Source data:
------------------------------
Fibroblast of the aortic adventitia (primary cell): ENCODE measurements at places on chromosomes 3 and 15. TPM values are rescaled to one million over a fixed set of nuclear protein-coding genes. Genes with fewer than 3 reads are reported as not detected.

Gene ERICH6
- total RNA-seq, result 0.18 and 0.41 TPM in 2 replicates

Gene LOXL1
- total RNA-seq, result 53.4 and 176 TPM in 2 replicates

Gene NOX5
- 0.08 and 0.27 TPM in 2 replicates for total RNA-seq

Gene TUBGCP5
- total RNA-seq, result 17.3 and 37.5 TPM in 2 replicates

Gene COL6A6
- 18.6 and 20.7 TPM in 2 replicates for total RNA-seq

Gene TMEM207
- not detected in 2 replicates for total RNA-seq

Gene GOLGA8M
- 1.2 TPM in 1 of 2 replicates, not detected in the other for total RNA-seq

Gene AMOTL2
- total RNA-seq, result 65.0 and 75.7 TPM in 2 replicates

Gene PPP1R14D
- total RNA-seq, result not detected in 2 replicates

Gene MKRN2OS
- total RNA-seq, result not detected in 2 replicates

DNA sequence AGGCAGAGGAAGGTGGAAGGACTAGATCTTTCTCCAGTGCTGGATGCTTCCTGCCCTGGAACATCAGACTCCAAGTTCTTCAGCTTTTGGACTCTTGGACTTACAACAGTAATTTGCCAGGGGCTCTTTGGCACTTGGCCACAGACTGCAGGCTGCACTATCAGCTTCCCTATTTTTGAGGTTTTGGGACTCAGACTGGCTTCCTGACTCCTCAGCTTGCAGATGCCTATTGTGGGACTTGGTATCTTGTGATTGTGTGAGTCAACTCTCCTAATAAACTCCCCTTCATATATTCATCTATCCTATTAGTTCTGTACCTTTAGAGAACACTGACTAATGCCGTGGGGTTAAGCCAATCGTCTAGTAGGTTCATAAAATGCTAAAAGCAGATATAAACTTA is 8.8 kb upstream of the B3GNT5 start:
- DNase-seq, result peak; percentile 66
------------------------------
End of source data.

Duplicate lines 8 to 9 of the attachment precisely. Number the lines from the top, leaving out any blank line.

Gene TUBGCP5
- total RNA-seq, result 17.3 and 37.5 TPM in 2 replicates